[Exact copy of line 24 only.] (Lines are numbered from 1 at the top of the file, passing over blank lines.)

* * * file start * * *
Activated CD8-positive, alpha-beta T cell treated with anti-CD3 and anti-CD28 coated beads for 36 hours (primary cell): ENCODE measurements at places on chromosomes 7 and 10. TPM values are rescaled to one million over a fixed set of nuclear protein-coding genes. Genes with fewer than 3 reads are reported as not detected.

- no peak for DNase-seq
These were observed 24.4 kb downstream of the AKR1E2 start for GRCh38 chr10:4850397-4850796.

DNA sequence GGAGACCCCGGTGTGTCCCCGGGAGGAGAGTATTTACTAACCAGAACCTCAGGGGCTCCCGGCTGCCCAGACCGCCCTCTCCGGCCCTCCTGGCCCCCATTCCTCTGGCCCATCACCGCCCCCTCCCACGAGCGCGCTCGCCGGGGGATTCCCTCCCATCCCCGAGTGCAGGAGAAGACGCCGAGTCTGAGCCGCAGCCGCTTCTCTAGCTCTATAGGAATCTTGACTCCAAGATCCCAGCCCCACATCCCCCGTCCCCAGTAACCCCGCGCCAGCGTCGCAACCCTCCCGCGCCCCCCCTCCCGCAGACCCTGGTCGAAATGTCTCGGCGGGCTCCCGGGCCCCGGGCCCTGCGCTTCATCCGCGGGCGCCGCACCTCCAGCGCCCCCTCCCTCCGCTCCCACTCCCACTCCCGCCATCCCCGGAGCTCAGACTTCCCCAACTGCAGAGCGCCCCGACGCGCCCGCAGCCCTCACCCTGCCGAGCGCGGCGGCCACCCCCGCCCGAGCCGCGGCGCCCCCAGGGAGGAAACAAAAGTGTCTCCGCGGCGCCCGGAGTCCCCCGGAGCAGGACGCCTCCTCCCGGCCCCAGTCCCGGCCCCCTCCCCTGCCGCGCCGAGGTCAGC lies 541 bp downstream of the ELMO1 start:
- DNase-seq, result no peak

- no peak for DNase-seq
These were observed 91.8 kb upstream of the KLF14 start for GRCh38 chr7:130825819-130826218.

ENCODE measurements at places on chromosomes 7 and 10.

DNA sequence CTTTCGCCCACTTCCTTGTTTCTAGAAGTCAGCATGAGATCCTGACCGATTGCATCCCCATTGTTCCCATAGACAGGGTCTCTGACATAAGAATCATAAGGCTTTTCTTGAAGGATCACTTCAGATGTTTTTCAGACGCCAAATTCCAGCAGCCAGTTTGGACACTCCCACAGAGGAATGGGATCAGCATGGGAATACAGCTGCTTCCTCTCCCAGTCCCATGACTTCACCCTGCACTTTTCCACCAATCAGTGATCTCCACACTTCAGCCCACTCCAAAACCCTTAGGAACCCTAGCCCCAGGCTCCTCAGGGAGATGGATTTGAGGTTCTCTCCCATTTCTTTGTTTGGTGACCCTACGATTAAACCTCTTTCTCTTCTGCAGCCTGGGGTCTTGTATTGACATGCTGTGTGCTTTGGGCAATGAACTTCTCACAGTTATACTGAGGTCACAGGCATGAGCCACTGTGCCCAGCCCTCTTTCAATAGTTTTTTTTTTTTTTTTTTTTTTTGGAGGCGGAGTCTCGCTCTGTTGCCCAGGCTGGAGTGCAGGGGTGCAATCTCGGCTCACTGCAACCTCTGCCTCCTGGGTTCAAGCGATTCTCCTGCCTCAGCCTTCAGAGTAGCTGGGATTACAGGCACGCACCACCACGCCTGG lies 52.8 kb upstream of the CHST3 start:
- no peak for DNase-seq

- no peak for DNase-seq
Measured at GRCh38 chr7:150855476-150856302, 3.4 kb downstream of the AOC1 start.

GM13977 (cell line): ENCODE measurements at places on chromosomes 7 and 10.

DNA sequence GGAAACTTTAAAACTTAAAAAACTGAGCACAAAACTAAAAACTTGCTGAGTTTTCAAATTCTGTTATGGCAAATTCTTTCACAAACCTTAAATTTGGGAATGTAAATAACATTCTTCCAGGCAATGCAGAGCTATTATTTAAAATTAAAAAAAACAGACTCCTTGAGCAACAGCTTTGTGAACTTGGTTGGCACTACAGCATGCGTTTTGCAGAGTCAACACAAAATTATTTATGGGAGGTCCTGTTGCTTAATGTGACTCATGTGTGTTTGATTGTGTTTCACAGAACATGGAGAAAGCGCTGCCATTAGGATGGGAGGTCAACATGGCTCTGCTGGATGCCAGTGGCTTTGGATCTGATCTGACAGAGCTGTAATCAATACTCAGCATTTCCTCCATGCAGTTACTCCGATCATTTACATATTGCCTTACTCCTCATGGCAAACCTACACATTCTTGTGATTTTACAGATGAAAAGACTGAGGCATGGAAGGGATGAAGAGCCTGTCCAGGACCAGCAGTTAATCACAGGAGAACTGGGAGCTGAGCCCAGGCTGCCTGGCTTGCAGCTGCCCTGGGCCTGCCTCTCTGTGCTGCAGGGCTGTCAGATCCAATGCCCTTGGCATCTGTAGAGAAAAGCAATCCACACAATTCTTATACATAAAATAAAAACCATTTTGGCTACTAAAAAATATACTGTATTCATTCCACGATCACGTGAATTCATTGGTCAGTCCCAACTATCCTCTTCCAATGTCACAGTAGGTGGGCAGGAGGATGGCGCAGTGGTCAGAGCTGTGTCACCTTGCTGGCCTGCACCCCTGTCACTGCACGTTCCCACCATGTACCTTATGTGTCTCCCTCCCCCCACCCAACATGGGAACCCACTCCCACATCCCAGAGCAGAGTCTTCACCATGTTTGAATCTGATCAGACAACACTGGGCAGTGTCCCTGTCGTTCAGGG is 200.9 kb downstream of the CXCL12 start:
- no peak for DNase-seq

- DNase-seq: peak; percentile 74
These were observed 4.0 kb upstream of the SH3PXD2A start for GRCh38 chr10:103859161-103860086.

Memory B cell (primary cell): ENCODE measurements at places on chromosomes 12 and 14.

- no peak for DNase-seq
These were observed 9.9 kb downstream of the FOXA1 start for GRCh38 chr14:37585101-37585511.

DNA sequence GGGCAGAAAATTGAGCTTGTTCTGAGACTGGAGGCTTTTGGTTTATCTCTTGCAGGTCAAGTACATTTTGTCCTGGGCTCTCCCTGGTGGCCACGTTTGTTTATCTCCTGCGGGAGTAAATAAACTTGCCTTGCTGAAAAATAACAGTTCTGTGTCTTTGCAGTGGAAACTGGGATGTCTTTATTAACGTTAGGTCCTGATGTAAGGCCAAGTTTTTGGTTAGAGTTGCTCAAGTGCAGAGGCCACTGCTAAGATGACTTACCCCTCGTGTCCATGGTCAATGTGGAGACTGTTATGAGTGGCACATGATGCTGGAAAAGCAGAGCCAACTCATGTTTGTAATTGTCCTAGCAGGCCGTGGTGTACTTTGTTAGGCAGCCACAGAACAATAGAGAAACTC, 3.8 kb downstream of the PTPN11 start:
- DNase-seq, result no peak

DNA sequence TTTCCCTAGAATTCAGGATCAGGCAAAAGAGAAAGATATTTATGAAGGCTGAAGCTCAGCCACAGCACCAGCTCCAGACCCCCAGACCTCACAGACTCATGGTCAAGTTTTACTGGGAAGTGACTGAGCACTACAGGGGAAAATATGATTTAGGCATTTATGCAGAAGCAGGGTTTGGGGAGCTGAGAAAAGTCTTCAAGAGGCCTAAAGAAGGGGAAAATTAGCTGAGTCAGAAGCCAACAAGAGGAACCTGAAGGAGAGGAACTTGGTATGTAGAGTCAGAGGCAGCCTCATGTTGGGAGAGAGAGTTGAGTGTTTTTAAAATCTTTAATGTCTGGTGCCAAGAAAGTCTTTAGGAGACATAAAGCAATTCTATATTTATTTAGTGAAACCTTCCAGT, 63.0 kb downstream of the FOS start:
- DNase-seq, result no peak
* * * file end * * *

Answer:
- DNase-seq, result no peak